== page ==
I file my email into many folders.  I don’t like Gmail and never really got into using tags.  Search is helpful, but I prefer folders so I can more easily find what I’m looking for even if I don’t know the right search string.  To make this easier I’ve just begun using MailHub, which analyses the contents of your mail folders, and then guesses where a new email should be filed, allowing you to file it correctly with one click instead of dragging to or selecting a mailbox manually.  It seems like a small thing, but when you’re handling 200+ email a day it saves a great deal of time.  It also has other features, but that’s the most important one for me.  It’s similar to the DevonThink auto sorting technology.

I use Evernote for note taking, web page clipping, blog post writing (like this one), and generally capturing and organizing information.  Again it syncs to all my devices so everything I need is available everywhere at anytime.  I use the Web Clipper all the time to capture blog posts I want to read later, grab technical how tos, and make PDF documentation easily searchable and available offline.  I take call notes that I can share with my team, I keep personal notes large and small, it’s currently full of almost 700 notes and growing quickly.

I use DevonThink for long term storage, and scanning towards a paperless life.  I scan all my bills, notices, etc… using a ScanSnap hooked up to my iMac, to suck everything that used to live in my filing cabinet or would live in my filing cabinet in the future into DevonThink.  It’s all OCRed, searchable, and auto-organized. It can also sync to my laptop and has a mobile app.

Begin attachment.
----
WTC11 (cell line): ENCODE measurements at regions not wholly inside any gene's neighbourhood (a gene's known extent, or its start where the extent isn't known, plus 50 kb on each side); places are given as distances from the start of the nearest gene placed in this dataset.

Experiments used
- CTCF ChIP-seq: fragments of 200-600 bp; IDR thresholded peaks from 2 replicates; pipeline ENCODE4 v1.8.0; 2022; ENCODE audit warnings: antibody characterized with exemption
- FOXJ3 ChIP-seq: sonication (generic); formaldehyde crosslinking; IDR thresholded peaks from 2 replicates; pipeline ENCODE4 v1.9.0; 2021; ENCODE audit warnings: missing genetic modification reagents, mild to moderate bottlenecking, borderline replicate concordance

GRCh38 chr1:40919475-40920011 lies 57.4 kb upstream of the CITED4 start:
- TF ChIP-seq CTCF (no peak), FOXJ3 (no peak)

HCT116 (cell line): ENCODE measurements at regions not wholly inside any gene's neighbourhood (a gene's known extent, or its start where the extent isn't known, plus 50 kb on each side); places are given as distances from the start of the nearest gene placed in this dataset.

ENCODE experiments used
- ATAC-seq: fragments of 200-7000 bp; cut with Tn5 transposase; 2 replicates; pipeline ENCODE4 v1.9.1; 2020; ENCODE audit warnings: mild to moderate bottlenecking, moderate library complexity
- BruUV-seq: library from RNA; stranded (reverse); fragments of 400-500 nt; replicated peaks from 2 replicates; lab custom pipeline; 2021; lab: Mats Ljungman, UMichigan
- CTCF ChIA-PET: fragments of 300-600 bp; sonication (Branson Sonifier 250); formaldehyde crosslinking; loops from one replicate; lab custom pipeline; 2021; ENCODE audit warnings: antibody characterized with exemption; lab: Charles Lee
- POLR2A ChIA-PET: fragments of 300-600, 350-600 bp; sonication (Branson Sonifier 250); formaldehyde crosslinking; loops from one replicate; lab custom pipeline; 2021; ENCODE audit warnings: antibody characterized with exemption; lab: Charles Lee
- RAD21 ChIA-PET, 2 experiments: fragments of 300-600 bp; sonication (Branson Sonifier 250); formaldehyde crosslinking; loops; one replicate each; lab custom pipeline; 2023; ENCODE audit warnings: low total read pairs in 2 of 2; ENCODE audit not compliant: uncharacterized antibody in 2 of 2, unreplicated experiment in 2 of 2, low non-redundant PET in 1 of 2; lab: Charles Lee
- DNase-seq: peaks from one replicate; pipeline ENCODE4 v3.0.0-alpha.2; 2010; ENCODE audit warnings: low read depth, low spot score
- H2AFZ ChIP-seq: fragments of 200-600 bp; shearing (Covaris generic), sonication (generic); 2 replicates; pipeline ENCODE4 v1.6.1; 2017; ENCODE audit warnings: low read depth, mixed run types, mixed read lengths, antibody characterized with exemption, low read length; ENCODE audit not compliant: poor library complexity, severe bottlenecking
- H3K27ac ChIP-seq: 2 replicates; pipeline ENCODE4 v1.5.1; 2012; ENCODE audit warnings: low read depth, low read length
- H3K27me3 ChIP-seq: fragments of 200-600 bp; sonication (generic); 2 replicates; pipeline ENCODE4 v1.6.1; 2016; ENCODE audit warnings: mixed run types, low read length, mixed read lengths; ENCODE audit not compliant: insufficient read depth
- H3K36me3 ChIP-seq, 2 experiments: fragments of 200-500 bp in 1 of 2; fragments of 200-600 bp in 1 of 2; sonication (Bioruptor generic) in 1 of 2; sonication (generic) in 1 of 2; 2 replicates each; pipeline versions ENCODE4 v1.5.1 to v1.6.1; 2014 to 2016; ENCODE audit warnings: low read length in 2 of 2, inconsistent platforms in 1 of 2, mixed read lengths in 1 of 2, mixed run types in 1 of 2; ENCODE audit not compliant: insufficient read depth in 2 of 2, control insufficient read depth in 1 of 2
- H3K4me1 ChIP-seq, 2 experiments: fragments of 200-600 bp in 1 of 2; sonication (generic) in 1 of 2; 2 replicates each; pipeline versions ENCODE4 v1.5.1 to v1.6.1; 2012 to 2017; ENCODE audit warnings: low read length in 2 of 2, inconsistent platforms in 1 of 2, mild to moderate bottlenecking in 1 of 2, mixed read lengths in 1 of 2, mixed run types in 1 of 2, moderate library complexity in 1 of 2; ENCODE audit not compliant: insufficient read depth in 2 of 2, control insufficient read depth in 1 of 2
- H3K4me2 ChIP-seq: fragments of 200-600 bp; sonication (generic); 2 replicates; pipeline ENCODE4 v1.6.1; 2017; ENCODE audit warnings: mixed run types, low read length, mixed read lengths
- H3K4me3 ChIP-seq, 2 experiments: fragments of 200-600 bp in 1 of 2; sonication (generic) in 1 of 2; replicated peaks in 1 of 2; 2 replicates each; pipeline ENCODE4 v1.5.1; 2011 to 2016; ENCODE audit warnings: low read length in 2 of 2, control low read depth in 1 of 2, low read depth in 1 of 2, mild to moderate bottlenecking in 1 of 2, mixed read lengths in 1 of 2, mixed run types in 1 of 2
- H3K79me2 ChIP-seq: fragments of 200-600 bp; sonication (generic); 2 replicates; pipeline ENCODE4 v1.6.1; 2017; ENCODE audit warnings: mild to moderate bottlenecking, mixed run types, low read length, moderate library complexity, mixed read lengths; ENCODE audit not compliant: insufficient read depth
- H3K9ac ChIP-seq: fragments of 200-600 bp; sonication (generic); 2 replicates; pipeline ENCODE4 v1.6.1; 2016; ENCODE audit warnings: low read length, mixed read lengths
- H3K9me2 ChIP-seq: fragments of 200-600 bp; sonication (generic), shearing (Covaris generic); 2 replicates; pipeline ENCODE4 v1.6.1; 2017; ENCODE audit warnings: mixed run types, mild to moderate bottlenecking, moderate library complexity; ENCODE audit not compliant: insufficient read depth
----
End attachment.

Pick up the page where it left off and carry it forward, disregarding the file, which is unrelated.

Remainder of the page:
Evernote is short term information, things I want to read in the near term – and DevonThink is the long term archive.  A blog post about presentation techniques goes into Evernote, my paid electric bill goes into DevonThink.

I use Timebar for pomodoro style focus sprints where I’ll spend 30-60 minutes focused on a single task, and then get a break.

I also use RescueTime.  This application tracks everything you do on your computer and lets you know two important things:  How much time did you spend on your computer, and how productive was that time.  Facebook isn’t very productive, Email can be productive, writing a presentation/application/proposal is very productive.  Spending 14 hours a day on the computer if your’e only 50% productive means you could be doing an 8 hour day if you can be 87% productive.  I average 70-80% productive currently.  When I first started using RescueTime it was much worse.  You don’t realize how much time you waste online.  RescueTime makes the truth clear and is very motivating.  I love pushing that number up!

That’s a high level summary of how I manage email, todos, and information.  These tools and techniques are designed to reduce stress and increase my productivity.  I will talk about the work side of the house in another blog post.